U.S. House issues subpoena to secretary of state as special envoy to Ukraine resigns
Monday, September 30, 2019
Friday, the United States House of Representatives issued a subpoena for documents from Secretary of State Mike Pompeo as part of its investigation into alleged misconduct by sitting President Donald Trump. On the same day, , the United States special envoy for Ukraine negotiations, resigned without public explanation. The House issued a deposition request for Volker, scheduled for this week.
Volker's resignation was the first since details emerged about Trump's call with Ukrainian President Volodymyr Zelensky. Volker's position as special envoy, an unpaid part-time role, put him in center of the Trump administration's affairs in Ukraine. In July, he helped facilitate a meeting between Giuliani, claiming to represent the State Department, and , one of President Zelensky's aides. Volker also worked to arrange a meeting between Zelensky and Trump himself during President Trump's planned trip to Warsaw, which was cancelled.
The subpoena was issued jointly by Representatives Adam Schiff, and Elijah Cummings, who serve as chairmen of the House's committees on , , and , respectively. It follows repeated failed attempts to obtain documents from the through previous document requests. Among other things, the House subpoenaed a full transcript of a call between Trump and then-newly elected President Zelensky in late July. It also called for records relating to the Trump administration's temporary withholding of security aid to Ukraine, as well as files relating to attempts by Rudy Giuliani to encourage investigations into Democratic challenger former Vice President Joe Biden. Biden is one of the front runners for the Democratic Party's nomination for president in the upcoming 2020 race. Giuliani was serving as Trump's personal lawyer at the time. The New York Times reports that more subpoenas are likely to be issued in the coming week.,
According to a whistle-blower complaint, Trump may have misused his office. Last week the White House released a summary of a phone call made by President Trump late last July to Ukrainian President Volodymyr Zelensky. In it, Trump asks Zelensky to investigate Joe Biden and his son, . Shortly before the conversation, Trump had ordered his staff to delay around US$400 million in military aid that had been slated for Ukraine, which is currently in a military conflict with Russia.
The accusation against Biden is that, during his time as President Barack Obama's vice president, he called for the government of Ukraine to reduce corruption but at the same time interfered with an investigation into ; Hunter Biden was on the board of the company at the time. An investigation by found no such action on Joe Biden's part, and the investigation into Burisma had already been inactive for more than a year before Biden involved himself in Ukraine's politics in this way.
Trump said that he did indicate to the Ukrainians that the aid was contingent on their addressing corruption but denied that he made any specific deal about the Bidens. "I put no pressure on them whatsoever," he told the press. "I could have. I think it would probably, possibly have been OK if I did. But I didn't. I didn't put any pressure on them whatsoever."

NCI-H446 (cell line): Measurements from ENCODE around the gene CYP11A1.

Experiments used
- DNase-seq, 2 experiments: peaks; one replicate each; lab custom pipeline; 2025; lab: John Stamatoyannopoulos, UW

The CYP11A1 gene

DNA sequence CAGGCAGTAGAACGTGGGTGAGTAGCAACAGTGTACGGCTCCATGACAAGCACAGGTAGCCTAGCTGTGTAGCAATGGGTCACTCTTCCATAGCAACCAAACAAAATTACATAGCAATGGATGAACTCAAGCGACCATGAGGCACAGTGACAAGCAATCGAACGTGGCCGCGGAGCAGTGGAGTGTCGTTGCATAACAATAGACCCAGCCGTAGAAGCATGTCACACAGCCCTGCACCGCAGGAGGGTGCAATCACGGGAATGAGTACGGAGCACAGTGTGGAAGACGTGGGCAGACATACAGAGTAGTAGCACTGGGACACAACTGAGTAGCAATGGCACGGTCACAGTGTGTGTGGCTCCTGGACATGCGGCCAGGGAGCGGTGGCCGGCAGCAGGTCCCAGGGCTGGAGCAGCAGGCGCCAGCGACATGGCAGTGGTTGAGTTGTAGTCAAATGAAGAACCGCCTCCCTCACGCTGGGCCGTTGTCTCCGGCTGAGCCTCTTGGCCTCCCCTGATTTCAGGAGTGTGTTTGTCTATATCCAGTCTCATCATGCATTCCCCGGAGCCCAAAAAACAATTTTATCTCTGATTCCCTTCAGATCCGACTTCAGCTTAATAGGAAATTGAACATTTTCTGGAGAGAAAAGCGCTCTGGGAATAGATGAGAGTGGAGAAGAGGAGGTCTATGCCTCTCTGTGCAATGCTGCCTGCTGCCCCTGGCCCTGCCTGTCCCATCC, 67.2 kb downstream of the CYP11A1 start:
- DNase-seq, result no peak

While in New York City to attend the United Nations General Assembly, President Zelensky told reporters, "Nobody can put pressure on me because I am the president of an independent state. The only one person by the way who can put pressure on me [...] is my son, who is six years old."
Regarding Trump's phone call, former federal prosecutor Elie Honig said via Twitter: "If I got a transcript like the Trump-Ukraine call in a regular criminal case for bribery or extortion, I'd think, 'Wow, I’m surprised they're discussing this so openly and clearly.' "
"The only conclusion I can reach after reading that devastating call summary is that Trump's White House staff want him to resign or be impeached," tweeted former thinktank executive Ken Gude. "That's the only explanation I can come up with for why they would release this call summary."
According to a poll published by NBC News last week, over 220 members of the House of Representatives favored some form of impeachment. One of the Representatives was an independent; the rest were from the Democratic Party. Together, the number of members is enough for the simple majority vote required by the United States Constitution to impeach an official. Some reported wanting to draft articles of impeachment, while others preferred an investigation by either the House Judiciary Committee or another body. Since then, a Republican, , has publicly voiced support for the impeachment inquiry, telling the : "I'm a big fan of oversight, so let's let the committees get to work and see where it goes." He continued by noting that "Using government agencies to, if it's proven, to put your finger on the scale of an election, I don't think that’s right [...] If it turns out that it's something along those lines, then there's a problem."
Under the U.S. Constitution, the House of Representatives impeaches the official and then the impeachment trial is conducted in the Senate. The only punishments an impeachment trial may lay down are removal from office and prohibition from holding office in the future. They do not impose fines or prison terms. No U.S. president has ever been removed by impeachment, but eight federal judges have. Two-thirds of senators must vote to convict in the trial for removal from office.
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